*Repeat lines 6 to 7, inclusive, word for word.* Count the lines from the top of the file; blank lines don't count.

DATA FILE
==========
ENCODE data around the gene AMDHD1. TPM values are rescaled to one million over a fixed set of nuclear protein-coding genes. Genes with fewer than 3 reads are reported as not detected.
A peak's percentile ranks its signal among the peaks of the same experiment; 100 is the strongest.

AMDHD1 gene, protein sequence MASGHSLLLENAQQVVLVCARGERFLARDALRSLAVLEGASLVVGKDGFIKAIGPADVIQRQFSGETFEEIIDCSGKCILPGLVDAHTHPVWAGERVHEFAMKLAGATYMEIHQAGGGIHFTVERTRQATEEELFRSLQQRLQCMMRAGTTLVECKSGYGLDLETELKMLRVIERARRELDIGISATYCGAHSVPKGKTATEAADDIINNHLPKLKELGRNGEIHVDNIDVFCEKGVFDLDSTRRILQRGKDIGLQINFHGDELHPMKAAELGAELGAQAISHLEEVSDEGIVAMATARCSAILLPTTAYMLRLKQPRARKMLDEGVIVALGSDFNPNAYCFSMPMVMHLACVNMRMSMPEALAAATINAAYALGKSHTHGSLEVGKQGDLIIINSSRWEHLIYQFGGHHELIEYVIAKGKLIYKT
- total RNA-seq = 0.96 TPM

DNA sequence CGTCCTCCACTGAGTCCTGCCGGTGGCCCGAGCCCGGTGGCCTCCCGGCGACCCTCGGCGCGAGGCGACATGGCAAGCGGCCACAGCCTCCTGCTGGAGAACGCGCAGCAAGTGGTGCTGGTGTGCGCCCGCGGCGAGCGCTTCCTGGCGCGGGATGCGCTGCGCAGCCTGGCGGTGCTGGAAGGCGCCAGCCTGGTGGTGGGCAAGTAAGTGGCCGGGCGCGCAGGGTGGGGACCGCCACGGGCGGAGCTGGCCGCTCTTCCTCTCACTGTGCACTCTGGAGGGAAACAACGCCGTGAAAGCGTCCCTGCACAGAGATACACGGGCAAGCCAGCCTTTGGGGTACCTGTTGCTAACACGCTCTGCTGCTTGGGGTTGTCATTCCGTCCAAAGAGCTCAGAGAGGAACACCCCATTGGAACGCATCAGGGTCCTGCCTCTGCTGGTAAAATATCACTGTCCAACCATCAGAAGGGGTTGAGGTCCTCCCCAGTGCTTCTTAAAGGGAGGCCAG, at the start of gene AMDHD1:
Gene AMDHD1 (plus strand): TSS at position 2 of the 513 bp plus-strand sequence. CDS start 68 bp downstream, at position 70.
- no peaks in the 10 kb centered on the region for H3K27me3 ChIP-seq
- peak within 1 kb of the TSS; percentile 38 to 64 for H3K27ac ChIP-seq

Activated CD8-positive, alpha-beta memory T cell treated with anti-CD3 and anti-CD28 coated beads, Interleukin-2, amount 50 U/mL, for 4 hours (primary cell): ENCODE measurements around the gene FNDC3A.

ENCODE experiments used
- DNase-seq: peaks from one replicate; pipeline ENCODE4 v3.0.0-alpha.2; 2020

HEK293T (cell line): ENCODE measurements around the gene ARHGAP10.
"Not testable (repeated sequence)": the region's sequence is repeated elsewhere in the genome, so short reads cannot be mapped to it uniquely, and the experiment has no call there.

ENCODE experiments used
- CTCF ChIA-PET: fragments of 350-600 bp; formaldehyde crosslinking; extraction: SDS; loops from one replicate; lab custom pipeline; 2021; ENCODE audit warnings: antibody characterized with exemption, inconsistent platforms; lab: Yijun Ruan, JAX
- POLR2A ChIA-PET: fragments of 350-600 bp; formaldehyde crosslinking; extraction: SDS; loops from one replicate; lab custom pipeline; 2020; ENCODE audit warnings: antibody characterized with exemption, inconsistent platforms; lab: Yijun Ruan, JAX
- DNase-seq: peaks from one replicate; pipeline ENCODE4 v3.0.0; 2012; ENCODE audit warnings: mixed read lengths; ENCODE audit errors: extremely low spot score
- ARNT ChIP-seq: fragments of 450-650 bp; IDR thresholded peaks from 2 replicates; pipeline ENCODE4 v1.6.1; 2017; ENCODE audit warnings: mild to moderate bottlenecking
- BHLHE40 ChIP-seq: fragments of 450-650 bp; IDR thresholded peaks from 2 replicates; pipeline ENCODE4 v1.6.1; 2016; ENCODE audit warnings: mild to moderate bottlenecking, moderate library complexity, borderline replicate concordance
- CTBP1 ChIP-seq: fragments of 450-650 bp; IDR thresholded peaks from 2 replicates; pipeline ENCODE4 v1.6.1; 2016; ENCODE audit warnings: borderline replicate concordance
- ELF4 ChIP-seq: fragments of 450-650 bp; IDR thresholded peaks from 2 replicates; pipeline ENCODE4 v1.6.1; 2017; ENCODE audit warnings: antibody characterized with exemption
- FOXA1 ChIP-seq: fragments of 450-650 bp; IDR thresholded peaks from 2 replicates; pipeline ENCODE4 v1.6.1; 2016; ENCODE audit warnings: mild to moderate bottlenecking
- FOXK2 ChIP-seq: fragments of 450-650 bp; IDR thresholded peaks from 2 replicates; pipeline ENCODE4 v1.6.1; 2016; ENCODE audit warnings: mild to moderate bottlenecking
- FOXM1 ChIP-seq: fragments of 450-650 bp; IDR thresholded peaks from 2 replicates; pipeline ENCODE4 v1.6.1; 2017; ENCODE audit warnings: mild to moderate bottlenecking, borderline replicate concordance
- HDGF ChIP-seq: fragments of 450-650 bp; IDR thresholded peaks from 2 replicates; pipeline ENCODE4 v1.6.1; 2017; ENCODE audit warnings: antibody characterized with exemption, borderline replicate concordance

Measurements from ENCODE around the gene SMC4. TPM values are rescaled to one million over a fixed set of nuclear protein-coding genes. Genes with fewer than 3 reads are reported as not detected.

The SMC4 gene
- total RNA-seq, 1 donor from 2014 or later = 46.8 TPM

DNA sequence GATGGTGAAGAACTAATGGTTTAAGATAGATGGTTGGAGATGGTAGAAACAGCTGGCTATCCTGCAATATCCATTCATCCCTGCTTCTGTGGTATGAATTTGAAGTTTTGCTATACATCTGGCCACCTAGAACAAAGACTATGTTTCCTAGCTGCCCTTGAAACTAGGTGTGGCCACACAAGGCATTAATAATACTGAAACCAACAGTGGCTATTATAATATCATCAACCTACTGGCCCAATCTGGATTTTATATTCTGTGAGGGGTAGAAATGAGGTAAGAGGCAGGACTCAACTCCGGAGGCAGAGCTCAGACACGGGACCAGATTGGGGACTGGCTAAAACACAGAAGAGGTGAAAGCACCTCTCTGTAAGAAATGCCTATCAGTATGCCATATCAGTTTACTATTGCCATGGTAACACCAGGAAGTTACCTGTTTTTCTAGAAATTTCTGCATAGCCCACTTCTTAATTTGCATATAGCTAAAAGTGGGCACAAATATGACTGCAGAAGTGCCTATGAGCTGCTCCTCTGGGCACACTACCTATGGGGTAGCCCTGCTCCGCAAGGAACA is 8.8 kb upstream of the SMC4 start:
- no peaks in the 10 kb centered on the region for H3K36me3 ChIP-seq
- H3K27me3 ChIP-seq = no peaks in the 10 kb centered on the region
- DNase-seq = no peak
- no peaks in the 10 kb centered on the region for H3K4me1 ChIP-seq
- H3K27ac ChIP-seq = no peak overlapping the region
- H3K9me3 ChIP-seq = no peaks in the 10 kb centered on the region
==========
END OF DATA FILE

Gene AMDHD1 (plus strand): TSS at position 2 of the 513 bp plus-strand sequence. CDS start 68 bp downstream, at position 70.
- no peaks in the 10 kb centered on the region for H3K27me3 ChIP-seq